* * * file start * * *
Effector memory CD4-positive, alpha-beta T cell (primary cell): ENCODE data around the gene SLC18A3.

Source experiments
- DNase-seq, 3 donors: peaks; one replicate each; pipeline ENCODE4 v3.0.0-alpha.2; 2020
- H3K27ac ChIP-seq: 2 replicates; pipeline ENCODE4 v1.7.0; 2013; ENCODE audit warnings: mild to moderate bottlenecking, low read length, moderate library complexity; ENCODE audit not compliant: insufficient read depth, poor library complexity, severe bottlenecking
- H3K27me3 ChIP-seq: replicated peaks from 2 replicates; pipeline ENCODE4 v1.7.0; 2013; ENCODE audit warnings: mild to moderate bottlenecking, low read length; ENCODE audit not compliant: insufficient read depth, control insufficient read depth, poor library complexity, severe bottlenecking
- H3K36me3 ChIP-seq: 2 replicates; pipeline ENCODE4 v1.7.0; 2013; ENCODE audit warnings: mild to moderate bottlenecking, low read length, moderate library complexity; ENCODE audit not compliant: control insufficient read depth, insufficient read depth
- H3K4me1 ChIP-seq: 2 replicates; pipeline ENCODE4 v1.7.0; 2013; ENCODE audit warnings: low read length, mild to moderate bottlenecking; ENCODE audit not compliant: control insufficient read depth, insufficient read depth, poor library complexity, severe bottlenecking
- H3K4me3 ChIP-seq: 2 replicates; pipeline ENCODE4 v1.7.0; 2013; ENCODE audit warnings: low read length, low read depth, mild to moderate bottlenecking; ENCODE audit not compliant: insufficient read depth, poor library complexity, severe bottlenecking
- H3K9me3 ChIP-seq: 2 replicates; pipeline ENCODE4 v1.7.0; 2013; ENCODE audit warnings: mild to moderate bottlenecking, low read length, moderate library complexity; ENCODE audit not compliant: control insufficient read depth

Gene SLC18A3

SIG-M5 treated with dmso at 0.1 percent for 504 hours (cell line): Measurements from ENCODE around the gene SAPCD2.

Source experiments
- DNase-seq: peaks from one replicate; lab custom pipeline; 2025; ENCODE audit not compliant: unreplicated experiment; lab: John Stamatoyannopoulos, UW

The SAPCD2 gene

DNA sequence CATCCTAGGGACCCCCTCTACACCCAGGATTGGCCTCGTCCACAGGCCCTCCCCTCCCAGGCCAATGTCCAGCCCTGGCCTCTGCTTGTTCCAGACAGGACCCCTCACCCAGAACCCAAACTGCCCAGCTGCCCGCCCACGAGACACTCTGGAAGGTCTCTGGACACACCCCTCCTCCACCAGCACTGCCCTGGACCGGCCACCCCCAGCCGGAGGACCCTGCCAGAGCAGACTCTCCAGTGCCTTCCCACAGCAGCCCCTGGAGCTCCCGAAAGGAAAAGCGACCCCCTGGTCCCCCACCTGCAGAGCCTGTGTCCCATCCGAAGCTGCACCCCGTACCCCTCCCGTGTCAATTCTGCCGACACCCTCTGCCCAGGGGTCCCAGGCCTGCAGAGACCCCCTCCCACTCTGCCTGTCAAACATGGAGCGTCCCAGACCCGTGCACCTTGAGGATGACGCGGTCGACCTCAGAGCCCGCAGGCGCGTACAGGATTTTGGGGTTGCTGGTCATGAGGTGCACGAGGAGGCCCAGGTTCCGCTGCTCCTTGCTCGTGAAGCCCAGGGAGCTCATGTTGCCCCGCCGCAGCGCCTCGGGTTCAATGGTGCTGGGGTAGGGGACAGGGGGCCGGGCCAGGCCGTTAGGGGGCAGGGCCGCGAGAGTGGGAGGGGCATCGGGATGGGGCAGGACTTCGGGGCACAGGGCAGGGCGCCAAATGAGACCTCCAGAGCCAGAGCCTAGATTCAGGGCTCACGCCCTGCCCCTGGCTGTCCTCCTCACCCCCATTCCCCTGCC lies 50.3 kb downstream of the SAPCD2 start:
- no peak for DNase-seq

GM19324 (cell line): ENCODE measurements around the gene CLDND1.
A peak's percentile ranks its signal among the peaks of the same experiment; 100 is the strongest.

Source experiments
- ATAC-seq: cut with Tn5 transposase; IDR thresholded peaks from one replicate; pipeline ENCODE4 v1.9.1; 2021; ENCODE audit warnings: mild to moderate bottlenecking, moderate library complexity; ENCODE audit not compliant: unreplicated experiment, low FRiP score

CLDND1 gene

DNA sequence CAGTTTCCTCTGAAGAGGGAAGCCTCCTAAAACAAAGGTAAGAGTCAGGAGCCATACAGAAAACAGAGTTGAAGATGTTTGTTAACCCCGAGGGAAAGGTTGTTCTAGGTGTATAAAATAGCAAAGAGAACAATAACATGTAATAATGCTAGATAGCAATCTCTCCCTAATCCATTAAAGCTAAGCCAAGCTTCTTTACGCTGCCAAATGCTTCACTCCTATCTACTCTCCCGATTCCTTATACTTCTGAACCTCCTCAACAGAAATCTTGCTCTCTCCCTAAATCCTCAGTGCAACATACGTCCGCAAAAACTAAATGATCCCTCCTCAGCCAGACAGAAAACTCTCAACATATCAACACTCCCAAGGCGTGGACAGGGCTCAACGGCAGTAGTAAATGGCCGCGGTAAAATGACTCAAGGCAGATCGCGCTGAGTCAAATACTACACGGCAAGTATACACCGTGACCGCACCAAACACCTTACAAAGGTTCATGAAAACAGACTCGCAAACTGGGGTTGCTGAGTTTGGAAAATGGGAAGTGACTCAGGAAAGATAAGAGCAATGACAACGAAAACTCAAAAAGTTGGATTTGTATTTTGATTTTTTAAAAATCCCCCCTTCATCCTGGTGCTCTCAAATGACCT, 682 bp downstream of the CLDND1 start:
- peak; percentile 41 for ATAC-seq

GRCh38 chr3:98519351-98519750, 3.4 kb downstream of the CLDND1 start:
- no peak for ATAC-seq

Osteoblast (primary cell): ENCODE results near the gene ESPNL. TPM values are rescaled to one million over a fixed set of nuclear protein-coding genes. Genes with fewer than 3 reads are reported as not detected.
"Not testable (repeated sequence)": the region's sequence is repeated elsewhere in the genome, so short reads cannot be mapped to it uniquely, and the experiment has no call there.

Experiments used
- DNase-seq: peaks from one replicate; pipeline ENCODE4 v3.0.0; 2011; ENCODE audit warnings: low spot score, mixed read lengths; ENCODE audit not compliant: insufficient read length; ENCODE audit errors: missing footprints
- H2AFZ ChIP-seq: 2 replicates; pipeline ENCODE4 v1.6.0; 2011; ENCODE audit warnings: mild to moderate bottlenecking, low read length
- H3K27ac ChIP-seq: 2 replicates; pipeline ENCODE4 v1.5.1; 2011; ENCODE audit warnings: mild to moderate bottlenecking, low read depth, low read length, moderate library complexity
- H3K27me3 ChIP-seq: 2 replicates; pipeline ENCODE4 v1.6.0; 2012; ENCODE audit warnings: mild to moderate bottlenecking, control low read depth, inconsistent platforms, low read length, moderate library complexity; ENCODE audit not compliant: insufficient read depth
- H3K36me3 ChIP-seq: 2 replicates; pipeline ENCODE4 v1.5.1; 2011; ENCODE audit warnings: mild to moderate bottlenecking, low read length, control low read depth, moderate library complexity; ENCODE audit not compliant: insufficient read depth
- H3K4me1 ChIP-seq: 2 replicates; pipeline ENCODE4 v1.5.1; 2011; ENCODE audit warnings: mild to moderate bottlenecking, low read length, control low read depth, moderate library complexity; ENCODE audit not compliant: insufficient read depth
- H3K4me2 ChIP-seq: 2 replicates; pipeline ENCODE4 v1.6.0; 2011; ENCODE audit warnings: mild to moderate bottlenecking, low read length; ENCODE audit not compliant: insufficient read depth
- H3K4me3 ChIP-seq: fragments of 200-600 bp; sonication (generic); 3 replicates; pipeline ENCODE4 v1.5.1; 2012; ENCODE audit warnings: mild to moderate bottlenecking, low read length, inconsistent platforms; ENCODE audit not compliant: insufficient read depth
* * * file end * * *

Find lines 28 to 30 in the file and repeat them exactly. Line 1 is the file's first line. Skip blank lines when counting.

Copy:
Experiments used
- DNase-seq: peaks from one replicate; pipeline ENCODE4 v3.0.0; 2011; ENCODE audit warnings: low spot score, mixed read lengths; ENCODE audit not compliant: insufficient read length; ENCODE audit errors: missing footprints
- H2AFZ ChIP-seq: 2 replicates; pipeline ENCODE4 v1.6.0; 2011; ENCODE audit warnings: mild to moderate bottlenecking, low read length